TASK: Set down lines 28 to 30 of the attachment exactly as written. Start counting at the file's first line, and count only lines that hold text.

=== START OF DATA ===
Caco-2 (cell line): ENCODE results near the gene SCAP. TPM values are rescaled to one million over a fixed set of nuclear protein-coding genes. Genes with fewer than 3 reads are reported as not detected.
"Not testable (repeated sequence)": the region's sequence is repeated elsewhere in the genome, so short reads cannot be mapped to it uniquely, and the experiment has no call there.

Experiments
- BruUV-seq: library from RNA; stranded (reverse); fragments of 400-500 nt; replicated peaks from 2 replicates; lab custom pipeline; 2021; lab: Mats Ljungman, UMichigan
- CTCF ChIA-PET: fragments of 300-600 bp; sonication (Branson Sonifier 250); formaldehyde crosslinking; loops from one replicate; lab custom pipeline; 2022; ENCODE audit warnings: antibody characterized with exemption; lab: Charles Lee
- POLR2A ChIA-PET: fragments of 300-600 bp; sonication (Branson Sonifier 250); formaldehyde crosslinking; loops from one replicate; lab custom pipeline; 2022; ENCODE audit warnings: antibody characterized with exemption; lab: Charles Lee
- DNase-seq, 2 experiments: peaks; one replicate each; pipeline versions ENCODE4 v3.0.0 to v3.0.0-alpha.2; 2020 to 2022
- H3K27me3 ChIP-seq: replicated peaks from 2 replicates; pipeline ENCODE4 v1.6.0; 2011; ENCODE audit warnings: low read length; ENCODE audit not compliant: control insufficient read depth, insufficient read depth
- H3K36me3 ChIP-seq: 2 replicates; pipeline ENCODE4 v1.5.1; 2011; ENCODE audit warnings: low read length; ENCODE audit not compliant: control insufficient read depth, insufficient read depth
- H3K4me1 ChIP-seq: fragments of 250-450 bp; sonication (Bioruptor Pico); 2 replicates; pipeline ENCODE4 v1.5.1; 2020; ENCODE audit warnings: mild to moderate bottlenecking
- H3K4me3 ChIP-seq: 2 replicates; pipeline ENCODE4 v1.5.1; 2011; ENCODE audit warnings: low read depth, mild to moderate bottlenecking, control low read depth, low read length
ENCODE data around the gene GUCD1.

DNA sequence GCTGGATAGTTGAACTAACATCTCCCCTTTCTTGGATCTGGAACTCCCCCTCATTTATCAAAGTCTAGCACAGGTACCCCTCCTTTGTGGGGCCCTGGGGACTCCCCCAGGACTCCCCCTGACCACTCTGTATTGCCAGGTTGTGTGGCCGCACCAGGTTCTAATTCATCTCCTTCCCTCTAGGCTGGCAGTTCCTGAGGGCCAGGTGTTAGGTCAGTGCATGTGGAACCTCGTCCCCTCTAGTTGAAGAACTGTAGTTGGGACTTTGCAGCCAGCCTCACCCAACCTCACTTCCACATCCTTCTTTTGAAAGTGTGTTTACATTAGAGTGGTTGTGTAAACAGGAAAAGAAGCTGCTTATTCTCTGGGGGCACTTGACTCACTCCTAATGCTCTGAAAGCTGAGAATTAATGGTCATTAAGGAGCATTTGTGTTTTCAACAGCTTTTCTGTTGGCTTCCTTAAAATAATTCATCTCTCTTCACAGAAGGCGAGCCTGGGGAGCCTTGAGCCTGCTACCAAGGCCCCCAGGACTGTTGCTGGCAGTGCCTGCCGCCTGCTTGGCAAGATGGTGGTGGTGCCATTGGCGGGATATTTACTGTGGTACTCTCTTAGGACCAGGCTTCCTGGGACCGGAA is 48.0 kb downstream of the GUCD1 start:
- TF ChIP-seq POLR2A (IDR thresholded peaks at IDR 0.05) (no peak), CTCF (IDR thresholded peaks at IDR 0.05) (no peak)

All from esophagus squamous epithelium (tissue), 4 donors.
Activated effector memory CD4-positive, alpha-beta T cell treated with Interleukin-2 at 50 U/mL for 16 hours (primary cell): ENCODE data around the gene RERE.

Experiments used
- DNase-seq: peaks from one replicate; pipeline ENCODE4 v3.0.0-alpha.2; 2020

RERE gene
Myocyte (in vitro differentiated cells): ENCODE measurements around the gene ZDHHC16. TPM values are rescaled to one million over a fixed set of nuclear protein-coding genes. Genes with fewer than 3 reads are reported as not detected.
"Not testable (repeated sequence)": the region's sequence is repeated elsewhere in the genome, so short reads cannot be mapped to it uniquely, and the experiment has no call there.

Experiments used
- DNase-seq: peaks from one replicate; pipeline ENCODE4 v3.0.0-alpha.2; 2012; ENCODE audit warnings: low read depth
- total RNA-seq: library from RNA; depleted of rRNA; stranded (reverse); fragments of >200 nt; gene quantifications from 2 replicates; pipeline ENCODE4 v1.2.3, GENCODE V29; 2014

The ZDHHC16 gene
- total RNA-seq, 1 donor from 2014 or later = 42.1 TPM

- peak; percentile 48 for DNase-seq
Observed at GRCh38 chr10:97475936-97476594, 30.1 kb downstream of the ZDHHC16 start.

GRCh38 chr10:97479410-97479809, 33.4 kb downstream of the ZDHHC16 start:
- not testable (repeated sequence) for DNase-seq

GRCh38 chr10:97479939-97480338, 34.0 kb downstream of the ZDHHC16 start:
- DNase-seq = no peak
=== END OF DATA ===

Observed at GRCh38 chr10:97475936-97476594, 30.1 kb downstream of the ZDHHC16 start.

GRCh38 chr10:97479410-97479809, 33.4 kb downstream of the ZDHHC16 start:
- not testable (repeated sequence) for DNase-seq